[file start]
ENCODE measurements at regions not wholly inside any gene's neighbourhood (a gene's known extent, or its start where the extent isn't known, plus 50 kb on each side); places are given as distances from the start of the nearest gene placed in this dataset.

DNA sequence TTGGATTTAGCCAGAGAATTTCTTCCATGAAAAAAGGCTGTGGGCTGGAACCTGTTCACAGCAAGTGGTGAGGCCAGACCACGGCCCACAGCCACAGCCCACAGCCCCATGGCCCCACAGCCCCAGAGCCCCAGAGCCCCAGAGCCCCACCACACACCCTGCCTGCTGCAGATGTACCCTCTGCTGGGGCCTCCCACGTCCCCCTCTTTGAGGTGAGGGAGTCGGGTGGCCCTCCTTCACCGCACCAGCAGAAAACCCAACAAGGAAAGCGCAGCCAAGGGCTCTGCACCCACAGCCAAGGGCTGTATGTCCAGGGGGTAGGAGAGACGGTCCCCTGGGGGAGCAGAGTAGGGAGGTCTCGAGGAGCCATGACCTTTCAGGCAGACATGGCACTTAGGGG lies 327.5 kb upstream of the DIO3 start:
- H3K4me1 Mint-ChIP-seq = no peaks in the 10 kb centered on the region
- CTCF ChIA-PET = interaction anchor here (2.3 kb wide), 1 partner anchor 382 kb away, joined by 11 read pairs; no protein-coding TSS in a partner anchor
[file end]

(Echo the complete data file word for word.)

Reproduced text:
ENCODE measurements at regions not wholly inside any gene's neighbourhood (a gene's known extent, or its start where the extent isn't known, plus 50 kb on each side); places are given as distances from the start of the nearest gene placed in this dataset.

DNA sequence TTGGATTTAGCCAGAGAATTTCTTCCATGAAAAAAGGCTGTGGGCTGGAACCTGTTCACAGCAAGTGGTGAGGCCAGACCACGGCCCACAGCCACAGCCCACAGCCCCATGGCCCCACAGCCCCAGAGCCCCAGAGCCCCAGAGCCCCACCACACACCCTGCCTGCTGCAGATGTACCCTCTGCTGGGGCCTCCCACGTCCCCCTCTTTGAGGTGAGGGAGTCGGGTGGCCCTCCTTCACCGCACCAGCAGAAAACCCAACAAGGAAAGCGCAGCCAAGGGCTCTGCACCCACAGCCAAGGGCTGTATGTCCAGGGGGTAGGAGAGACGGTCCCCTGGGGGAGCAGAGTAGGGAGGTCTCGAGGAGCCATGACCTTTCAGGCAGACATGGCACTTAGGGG lies 327.5 kb upstream of the DIO3 start:
- H3K4me1 Mint-ChIP-seq = no peaks in the 10 kb centered on the region
- CTCF ChIA-PET = interaction anchor here (2.3 kb wide), 1 partner anchor 382 kb away, joined by 11 read pairs; no protein-coding TSS in a partner anchor